My Dad speaks Mandarin and he has been working In Shanghai this fall so we all went out to visit him for Christmas break. We stayed in an "apart-hotel" where we ate breakfast every morning, and maids cleaned during the day. We mostly toured Shanghai, but one of the most memorable parts was our visit to Guilin, a gorgeous rural area a three hour flight south of Shanghai. I took lots of pictures throughout the trip and observed many of differences in the culture. The language barrier really prevented me from connecting to the people of course, and we really didn't talk to any nationals except those we were paying for food, souvenirs, or transportation. But this short experience abroad was one I will never forget.

21 DECEMBER 2010
Guilin is crazy. Looks like the whole thing is under construction. The floor Mom and Dad's hotel room is on in our hotel reeks. There are lots of bad smells in the streets.

SEVEN STAR SCENIC SPOT (a big beautiful park)

We walked through the busy streets and under bridges and over the river to get there. We're finally figuring out how to walk through the streets without getting hit. See, in China, road rules aren't really regarded, but somehow it works! You just proceed with caution. Honking your horn is not considered rude, its just a way of saying, "I'm passing you," or, "I'm going, watch out."

Guilin Sunset:

On this trip I kind of realized what an American pansy I am. I always thought I would love to go abroad and "rough it," so to speak. But at first I found it stressful not knowing if there would be toilet paper provided in the public restrooms. In Guilin there were bad smells and the beds were hard. Throughout the trip it wasn't always easy to find a PKU-friendly meal either. The language barrier made it difficult to communicate my needs, and the culture isn't as accepting of special orders.

I finally know what "culture shock," feels like. Although I can't really describe it. Its kind of like cognitive dissonance. You see something totally different and you fee like in order to truly accept it you would have to change the way you think.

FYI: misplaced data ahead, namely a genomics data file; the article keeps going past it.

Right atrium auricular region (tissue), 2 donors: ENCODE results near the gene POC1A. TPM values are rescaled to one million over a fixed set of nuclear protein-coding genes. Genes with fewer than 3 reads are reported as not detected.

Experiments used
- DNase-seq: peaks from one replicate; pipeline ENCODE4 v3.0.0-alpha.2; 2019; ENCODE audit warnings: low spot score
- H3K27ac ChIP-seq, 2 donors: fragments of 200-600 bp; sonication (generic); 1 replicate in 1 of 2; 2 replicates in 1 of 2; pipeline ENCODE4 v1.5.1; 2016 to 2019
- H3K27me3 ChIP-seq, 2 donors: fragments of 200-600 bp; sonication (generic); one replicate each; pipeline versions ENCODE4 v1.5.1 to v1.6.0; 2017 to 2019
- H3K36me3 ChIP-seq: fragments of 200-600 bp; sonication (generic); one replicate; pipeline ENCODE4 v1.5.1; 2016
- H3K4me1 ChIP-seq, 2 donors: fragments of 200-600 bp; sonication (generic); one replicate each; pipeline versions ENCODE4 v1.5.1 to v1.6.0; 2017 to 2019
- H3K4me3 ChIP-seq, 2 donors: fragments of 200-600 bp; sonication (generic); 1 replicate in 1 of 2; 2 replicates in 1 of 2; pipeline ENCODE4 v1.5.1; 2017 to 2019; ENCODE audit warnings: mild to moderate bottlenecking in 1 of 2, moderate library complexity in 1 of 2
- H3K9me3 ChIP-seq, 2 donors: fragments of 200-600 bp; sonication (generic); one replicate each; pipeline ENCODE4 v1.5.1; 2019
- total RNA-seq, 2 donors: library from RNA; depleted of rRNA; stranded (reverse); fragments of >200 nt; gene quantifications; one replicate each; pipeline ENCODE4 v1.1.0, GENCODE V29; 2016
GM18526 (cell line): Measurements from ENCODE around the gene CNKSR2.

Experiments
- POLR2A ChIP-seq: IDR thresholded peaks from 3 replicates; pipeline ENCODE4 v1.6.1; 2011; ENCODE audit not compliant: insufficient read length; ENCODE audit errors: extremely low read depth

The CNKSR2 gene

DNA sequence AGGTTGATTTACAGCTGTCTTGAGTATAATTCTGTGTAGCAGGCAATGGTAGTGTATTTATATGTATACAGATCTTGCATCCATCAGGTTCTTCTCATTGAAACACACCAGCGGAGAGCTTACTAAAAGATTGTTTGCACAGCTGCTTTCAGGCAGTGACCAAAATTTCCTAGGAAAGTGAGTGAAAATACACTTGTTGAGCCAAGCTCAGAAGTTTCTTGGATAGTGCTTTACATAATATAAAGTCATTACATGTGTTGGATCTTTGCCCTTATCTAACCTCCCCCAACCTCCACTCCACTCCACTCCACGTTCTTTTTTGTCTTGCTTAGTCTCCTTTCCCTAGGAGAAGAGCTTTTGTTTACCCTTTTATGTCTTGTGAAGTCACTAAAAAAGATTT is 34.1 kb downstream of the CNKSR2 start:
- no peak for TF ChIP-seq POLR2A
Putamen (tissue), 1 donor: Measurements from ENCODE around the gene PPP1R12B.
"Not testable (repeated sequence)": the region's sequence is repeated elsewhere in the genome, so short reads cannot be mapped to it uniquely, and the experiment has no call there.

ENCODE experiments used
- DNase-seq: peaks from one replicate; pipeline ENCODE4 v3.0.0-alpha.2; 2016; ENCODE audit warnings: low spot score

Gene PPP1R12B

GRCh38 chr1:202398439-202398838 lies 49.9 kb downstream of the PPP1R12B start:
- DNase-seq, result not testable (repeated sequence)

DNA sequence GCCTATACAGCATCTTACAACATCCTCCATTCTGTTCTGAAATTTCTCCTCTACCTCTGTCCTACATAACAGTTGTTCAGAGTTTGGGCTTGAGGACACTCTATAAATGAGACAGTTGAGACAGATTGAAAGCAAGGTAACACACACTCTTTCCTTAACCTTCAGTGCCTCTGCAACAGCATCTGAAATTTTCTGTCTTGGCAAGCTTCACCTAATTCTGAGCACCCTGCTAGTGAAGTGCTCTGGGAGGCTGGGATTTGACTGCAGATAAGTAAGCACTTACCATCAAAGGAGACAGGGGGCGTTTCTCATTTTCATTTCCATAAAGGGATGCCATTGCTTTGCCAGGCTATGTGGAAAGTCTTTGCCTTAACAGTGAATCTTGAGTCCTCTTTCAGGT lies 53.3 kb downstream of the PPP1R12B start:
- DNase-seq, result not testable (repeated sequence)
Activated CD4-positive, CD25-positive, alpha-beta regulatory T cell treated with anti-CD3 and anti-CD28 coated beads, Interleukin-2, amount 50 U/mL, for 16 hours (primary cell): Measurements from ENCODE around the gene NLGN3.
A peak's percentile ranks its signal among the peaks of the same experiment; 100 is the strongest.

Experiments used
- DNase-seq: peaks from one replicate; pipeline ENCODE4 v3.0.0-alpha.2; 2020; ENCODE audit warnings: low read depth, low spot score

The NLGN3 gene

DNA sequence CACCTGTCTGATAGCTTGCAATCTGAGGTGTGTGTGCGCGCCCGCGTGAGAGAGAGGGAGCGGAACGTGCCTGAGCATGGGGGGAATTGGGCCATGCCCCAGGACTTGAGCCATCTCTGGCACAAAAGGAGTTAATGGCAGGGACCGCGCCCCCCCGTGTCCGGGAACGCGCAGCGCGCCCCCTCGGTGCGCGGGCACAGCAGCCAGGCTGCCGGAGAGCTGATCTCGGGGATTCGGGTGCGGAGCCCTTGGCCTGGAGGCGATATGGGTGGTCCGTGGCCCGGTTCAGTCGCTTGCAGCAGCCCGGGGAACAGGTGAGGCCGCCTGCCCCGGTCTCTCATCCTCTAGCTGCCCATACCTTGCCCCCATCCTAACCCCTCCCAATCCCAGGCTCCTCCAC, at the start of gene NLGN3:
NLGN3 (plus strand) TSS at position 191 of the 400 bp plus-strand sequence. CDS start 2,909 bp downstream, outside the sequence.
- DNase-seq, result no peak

There were lots of bamboo rafts on the Lixiang River

Trying to sell his wares to the people aboard our tour boat:


Jenni and I shared a raft.

We got to pet the water buffalo

We got double checked in the airport for this.

It was a beautiful ride.

23 DECEMBER 2010
Wow. Today.
This morning was slow as we didn't have any plans. But it was nice. What we ended up doing was renting bicycles and getting a tour from a local. This is Guilin's low season, so there are hardly any other white people around. We rode out of the town along the river and through the farm land. I took tons of pictures of course.

I've always been drawn to farmland - aesthetically, ideologically. This felt different though. It was kind of a reality check for me that this was these people's livelihood. They had almost nothing - but the have the land and bounteous crops. God is no respecter of persons after all. The rain falls upon the rich and the poor. Something told me these people were a lot happier and healthier than poverty line Americans who work two jobs and eat fast food every day.

We ate lunch at this Country Cafe.

The vegetables were from the garden we walked past when we came in. While we waited for our meals we saw them fishing and killing a chicken. It took two hours for our orders to come out. This was FRESH food!

I had a BEAUTIFUL bowl of vegetable soup.

More to come but for now....

30 DECEMBER 2010
Well, I'm back in the San Fransisco airport with Marianne. We're definitely back in America, I have see no less that two men wearing skirts...maybe that's just because we're in California. I had avocado sushi and seaweed salad for lunch! Yum! I think one of the things I missed most about America while I was in China was the Japanese food.